What if we could engineer torpedo-like spermbots to fight cancer?

On World Cancer Day 2022, Molecular Oncology launched a writing competition for early-career researchers, to highlight the importance of effective communication of cancer research to a lay audience. Here we publish the entry that won the first prize.
What if we could engineer torpedo-like spermbots to fight cancer?

Ovarian cancer is the sixth-most common cancer in women, but the majority of patients die within five years of their diagnosis. This is mainly due to the cancer often being diagnosed too late, when it has already spread and is much harder to treat. Unfortunately, ovarian cancer is difficult to diagnose early due to a lack of specific or obvious symptoms, and a lack of screening – there is no 'ovarian cancer test'.

However, there is hope. Evidence shows that the majority of ovarian cancer cases actually start in the fallopian tubes, and spread to the ovaries much later on. There is likely to be a window of around seven years before these pre-cancerous lesions, known as serous tubal intraepithelial carcinoma (STIC) lesions, develop into ovarian cancer. This is a fantastic opportunity to target and kill early cancer before it becomes deadly.

My PhD project, funded by Cancer Research UK, aims to diagnose and treat ovarian cancer earlier by finding and eradicating the cancerous cells that make up these STIC lesions before they spread into the ovaries. To do this, I aim to engineer human sperm into 'spermbots' – sperm which carry anti-cancer drugs and can recognise, target and kill STIC cells in a torpedo-like fashion. Sperm are very strong cellular micromotors and naturally suited to travelling to the fallopian tubes. They have the potential to deliver chemotherapeutic drugs directly to STIC cells without causing any unwanted immune responses or toxic side effects. Killing STIC cells in this way before they have the chance to develop into ovarian cancer could save the lives of many thousands of women every year.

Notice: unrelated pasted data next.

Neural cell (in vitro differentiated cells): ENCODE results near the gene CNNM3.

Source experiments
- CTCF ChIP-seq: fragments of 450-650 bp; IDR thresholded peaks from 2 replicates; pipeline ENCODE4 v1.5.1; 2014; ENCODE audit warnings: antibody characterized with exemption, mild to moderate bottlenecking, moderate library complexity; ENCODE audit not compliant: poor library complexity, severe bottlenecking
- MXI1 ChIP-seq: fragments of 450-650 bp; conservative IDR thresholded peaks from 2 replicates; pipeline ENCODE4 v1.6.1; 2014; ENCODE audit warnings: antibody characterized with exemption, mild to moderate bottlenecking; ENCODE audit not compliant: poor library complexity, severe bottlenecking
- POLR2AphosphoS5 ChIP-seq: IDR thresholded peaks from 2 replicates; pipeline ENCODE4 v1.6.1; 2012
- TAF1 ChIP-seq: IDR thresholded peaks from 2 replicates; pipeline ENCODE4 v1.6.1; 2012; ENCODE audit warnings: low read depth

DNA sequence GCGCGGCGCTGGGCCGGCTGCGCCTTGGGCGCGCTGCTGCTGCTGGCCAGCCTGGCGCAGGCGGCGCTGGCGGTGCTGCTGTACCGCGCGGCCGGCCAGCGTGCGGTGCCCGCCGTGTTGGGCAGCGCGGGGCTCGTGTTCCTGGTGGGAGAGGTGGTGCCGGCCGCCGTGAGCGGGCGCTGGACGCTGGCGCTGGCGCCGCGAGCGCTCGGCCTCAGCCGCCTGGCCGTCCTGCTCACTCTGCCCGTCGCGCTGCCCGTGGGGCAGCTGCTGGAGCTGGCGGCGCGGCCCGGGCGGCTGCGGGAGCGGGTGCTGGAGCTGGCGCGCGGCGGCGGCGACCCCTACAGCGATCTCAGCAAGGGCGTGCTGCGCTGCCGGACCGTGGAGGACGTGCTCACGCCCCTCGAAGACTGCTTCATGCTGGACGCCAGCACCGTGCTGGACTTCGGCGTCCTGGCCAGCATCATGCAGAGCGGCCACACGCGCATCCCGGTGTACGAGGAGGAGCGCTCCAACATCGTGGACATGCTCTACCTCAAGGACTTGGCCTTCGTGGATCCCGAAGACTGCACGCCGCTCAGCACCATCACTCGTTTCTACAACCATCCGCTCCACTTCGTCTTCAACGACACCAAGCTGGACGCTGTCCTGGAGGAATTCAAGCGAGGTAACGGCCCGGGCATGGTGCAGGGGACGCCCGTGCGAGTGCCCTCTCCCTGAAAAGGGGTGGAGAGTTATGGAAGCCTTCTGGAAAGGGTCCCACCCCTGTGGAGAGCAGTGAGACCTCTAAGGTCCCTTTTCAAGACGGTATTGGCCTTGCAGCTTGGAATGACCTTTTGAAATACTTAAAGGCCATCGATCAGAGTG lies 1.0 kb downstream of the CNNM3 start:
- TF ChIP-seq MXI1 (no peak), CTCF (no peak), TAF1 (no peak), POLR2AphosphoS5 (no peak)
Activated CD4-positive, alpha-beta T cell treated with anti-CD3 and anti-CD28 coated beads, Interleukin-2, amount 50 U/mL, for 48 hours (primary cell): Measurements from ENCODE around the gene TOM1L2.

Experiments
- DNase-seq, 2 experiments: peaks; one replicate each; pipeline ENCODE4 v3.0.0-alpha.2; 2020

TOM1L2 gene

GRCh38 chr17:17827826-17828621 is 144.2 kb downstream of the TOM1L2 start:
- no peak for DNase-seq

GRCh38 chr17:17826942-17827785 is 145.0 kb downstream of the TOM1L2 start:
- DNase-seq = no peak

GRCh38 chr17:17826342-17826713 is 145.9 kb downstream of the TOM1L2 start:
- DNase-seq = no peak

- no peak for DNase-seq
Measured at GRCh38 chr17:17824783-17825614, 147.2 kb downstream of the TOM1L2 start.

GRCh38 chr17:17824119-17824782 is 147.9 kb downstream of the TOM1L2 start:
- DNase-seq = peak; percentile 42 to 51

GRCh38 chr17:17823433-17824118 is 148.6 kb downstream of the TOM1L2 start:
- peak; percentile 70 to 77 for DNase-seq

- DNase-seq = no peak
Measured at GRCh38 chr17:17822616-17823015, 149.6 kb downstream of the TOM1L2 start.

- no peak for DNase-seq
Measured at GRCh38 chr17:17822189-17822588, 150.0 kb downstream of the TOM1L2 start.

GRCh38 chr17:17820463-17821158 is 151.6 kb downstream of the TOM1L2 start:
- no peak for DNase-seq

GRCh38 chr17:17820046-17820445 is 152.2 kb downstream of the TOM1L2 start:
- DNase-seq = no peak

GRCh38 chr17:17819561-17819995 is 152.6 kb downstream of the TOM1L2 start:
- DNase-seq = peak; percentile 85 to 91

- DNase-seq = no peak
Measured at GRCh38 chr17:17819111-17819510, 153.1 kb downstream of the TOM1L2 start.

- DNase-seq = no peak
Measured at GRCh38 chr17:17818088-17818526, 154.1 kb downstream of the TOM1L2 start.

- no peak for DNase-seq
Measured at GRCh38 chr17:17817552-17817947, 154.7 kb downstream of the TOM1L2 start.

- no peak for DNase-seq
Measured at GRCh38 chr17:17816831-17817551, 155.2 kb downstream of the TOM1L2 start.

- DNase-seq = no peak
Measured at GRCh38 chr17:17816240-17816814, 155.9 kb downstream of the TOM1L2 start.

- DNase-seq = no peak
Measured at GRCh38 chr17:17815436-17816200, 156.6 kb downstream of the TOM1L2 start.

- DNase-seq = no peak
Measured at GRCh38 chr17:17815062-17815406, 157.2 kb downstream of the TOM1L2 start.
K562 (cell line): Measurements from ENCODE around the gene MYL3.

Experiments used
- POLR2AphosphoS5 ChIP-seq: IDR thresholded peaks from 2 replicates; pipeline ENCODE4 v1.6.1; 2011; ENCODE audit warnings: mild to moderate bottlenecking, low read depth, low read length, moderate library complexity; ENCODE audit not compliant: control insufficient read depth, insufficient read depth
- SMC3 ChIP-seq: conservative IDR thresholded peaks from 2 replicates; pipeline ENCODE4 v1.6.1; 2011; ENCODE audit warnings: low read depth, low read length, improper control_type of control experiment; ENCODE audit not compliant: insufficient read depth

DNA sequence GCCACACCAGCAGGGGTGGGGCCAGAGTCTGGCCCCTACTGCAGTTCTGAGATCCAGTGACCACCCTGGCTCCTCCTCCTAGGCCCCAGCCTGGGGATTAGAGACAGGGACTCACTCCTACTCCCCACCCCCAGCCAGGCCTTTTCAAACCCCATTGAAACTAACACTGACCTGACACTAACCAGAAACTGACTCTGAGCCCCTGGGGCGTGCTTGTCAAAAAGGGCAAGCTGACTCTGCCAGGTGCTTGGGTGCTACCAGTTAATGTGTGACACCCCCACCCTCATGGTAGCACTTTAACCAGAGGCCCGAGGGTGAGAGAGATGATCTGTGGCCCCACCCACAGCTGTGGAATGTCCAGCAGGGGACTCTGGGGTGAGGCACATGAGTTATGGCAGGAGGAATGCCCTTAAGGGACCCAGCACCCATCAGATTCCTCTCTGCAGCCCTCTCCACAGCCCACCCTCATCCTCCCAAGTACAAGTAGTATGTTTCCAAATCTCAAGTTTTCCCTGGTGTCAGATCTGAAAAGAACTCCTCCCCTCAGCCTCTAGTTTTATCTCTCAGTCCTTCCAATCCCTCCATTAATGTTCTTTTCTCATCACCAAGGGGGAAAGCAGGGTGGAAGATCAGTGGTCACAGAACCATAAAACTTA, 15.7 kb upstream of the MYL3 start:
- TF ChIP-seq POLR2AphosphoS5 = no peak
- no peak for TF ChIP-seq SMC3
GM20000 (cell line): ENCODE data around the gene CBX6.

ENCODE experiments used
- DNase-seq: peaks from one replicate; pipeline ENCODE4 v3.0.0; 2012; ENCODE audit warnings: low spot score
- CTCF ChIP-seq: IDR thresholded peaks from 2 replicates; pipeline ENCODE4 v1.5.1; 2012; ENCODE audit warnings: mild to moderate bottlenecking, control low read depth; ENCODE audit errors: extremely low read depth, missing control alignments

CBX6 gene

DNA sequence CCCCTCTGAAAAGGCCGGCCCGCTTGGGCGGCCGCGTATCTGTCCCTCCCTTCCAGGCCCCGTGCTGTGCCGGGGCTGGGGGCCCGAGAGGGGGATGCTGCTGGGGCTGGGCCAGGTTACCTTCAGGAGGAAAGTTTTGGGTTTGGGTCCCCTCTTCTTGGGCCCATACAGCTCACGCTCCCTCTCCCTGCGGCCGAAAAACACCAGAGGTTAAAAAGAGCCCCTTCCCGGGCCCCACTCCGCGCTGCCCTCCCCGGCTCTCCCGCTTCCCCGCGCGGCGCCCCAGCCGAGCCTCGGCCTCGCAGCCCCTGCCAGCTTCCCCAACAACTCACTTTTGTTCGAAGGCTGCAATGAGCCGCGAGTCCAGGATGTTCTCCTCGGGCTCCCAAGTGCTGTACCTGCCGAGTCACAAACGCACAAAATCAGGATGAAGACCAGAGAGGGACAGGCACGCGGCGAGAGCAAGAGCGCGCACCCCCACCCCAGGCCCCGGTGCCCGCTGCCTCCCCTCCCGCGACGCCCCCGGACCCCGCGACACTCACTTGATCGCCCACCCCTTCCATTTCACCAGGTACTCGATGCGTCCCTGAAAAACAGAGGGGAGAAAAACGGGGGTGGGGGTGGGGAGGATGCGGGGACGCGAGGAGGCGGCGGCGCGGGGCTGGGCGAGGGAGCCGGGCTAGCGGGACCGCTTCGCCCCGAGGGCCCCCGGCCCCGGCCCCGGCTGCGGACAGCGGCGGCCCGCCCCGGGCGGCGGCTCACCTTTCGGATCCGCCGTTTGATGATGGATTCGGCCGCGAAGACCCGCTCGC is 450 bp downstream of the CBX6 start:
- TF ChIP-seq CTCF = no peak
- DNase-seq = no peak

But how do we engineer normal sperm into torpedo-like cancer-targeting spermbots, and will they be able to kill the cancerous cells effectively? My research aims to address these questions, and the results so far are promising. I have completed some major goals of the project, such as successfully loading fluorescent anti-cancer drugs specifically geared towards targeting STIC cells into sperm, and showing how they are taken up by and kill ovarian cancer cells. I am currently researching ways to target spermbots directly to cancerous cells. Once I have successfully engineered the spermbots, I will carry out further testing to confirm that they specifically target and kill STIC cells, even in the presence of healthy fallopian tube cells. Eventually, we can start trialling spermbots in animal models before finally moving on to human trials.

In the future, spermbots could be a revolutionary “theranostic” (both therapeutic and diagnostic) tool – people at risk of ovarian cancer could receive this preventative treatment once every few years, much like a smear test, in which any STIC cells present in their fallopian tubes would be eradicated before they could develop into ovarian cancer. If we can successfully engineer anti-cancer spermbots, they have the potential to make a real difference to the >150,000 women diagnosed with ovarian cancer worldwide each year, allowing them to ‘STIC around’ for longer.

By Melanie Seaton

Photo by Lucas George Wendt on Unsplash 

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